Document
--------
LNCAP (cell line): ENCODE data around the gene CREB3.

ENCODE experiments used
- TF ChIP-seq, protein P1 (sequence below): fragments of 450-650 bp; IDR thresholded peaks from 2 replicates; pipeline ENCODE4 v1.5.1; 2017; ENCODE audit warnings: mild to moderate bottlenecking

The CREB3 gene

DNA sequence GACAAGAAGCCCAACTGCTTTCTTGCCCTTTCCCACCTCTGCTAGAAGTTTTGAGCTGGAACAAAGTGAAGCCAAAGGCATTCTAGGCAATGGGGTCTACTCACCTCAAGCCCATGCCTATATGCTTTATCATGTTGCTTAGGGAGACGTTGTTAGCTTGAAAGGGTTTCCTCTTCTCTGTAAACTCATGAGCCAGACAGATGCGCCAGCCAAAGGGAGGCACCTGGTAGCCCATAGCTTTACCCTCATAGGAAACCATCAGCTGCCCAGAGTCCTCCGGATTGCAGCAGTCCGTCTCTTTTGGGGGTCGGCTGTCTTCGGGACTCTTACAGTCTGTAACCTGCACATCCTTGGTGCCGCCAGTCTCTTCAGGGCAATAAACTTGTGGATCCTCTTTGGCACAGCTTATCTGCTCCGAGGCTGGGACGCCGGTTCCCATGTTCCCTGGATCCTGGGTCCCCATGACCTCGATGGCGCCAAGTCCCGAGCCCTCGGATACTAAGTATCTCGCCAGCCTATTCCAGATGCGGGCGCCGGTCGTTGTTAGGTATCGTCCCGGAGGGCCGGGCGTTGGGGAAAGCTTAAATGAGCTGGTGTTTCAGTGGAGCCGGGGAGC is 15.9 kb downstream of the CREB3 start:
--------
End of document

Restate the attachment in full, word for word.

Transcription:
LNCAP (cell line): ENCODE data around the gene CREB3.

ENCODE experiments used
- TF ChIP-seq, protein P1 (sequence below): fragments of 450-650 bp; IDR thresholded peaks from 2 replicates; pipeline ENCODE4 v1.5.1; 2017; ENCODE audit warnings: mild to moderate bottlenecking

The CREB3 gene

DNA sequence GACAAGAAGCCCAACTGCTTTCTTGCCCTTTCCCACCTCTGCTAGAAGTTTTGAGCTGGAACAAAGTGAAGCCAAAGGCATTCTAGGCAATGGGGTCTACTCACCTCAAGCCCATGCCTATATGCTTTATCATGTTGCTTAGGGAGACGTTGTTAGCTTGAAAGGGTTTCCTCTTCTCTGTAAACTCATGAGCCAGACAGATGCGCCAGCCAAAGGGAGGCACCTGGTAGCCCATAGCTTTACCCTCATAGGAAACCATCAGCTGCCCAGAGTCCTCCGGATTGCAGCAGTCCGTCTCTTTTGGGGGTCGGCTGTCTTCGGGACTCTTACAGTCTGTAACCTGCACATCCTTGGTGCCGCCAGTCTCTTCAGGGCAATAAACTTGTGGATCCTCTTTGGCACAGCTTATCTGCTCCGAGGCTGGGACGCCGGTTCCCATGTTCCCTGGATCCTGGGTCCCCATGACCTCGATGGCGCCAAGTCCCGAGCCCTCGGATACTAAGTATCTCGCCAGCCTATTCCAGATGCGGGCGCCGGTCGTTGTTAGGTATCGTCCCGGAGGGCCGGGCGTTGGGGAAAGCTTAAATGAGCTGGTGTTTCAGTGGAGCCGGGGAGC is 15.9 kb downstream of the CREB3 start: